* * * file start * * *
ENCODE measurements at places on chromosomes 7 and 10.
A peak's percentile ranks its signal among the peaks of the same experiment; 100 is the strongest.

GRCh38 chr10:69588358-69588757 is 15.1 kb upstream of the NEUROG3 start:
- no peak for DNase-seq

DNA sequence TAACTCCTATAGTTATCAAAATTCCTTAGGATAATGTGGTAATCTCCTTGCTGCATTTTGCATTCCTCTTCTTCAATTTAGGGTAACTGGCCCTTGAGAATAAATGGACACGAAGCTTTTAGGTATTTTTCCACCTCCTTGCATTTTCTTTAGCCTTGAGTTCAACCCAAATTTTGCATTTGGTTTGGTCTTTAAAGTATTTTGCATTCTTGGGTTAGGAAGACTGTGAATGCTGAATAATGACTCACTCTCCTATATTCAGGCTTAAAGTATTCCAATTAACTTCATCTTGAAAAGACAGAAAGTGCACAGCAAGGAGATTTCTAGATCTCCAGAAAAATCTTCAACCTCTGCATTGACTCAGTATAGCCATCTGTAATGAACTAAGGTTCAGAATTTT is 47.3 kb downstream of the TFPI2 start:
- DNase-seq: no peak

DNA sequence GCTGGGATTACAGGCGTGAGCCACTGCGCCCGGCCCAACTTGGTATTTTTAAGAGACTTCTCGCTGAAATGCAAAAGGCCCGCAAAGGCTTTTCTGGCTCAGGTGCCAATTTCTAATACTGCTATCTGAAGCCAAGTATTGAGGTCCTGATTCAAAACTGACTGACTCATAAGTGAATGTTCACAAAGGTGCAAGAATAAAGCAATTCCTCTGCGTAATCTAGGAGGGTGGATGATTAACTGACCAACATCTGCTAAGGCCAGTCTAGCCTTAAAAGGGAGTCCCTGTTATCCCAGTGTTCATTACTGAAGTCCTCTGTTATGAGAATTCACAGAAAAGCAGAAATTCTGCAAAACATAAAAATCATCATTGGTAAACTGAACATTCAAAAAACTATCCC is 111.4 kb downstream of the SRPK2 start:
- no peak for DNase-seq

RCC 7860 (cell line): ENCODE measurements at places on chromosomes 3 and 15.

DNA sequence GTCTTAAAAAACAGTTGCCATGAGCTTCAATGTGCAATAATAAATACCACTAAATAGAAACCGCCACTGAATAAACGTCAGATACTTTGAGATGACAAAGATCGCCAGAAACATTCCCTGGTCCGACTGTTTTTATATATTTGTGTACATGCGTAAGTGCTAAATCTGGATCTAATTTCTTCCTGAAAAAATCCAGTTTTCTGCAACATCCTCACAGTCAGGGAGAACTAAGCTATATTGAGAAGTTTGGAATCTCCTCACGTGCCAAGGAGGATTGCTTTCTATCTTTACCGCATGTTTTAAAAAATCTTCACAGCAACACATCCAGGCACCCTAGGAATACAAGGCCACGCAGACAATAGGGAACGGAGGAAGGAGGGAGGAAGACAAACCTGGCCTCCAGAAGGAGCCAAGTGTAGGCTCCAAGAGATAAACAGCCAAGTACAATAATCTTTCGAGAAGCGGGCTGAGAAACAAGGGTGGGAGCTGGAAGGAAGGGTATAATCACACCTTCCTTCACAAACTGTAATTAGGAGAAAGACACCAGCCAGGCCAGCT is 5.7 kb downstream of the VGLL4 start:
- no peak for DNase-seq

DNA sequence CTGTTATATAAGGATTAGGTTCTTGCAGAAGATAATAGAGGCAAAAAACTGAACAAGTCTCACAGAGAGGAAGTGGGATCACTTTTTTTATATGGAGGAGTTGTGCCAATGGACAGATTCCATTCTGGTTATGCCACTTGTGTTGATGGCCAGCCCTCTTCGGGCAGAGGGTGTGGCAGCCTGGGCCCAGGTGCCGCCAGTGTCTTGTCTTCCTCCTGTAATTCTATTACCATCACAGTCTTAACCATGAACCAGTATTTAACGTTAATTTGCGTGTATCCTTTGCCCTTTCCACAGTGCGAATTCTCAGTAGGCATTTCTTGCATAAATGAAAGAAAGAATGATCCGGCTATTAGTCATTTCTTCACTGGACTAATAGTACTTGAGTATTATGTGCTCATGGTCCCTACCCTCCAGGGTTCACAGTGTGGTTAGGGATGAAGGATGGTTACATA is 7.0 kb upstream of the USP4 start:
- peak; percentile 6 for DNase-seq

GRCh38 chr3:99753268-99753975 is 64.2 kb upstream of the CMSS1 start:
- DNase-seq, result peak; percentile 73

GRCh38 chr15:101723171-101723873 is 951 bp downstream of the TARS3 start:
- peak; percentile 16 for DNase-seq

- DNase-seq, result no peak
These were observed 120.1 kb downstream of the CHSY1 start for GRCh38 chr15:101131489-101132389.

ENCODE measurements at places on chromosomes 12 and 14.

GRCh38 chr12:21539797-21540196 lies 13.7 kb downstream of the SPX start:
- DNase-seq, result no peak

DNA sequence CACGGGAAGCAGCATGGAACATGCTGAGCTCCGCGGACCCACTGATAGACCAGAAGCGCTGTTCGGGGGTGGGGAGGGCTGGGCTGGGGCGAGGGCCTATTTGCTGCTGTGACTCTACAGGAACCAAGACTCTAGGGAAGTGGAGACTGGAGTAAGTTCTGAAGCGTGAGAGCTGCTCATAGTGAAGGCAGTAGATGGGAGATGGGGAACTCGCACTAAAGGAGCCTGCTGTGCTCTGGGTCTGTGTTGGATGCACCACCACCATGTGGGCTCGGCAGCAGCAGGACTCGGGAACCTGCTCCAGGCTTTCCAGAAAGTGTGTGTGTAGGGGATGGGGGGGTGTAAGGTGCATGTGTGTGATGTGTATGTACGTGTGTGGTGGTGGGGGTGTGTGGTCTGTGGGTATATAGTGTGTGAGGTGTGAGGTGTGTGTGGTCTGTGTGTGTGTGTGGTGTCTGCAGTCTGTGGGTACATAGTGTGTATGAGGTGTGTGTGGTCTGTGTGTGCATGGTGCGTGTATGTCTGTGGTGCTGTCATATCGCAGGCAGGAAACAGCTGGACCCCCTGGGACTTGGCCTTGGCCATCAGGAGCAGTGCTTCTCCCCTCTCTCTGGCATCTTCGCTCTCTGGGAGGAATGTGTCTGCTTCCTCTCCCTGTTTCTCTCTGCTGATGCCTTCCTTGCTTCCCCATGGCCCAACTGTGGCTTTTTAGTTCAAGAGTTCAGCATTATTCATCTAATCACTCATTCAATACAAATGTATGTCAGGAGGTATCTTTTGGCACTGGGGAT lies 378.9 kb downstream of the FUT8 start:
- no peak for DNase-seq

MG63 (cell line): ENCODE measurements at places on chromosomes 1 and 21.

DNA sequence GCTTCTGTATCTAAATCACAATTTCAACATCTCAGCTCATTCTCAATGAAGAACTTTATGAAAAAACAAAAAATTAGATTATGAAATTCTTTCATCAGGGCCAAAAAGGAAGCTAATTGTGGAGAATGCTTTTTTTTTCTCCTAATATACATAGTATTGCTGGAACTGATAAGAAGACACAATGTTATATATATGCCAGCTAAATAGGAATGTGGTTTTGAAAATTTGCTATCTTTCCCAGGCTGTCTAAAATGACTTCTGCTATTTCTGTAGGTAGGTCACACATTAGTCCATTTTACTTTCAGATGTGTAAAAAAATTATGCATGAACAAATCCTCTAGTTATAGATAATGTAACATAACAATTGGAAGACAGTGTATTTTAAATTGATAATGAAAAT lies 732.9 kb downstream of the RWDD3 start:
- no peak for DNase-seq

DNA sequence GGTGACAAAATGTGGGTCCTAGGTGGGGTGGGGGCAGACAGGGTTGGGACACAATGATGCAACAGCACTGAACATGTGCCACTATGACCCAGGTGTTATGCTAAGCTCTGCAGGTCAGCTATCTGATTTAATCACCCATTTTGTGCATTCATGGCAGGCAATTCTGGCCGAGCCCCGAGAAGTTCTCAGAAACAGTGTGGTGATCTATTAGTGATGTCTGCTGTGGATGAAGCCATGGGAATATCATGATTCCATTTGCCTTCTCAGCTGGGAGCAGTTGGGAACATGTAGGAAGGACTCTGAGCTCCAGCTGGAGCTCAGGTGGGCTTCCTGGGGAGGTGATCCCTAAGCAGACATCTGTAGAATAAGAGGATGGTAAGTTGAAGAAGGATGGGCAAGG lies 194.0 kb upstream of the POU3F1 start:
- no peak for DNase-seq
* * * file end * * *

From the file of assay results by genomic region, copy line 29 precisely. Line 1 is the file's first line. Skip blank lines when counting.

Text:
- no peak for DNase-seq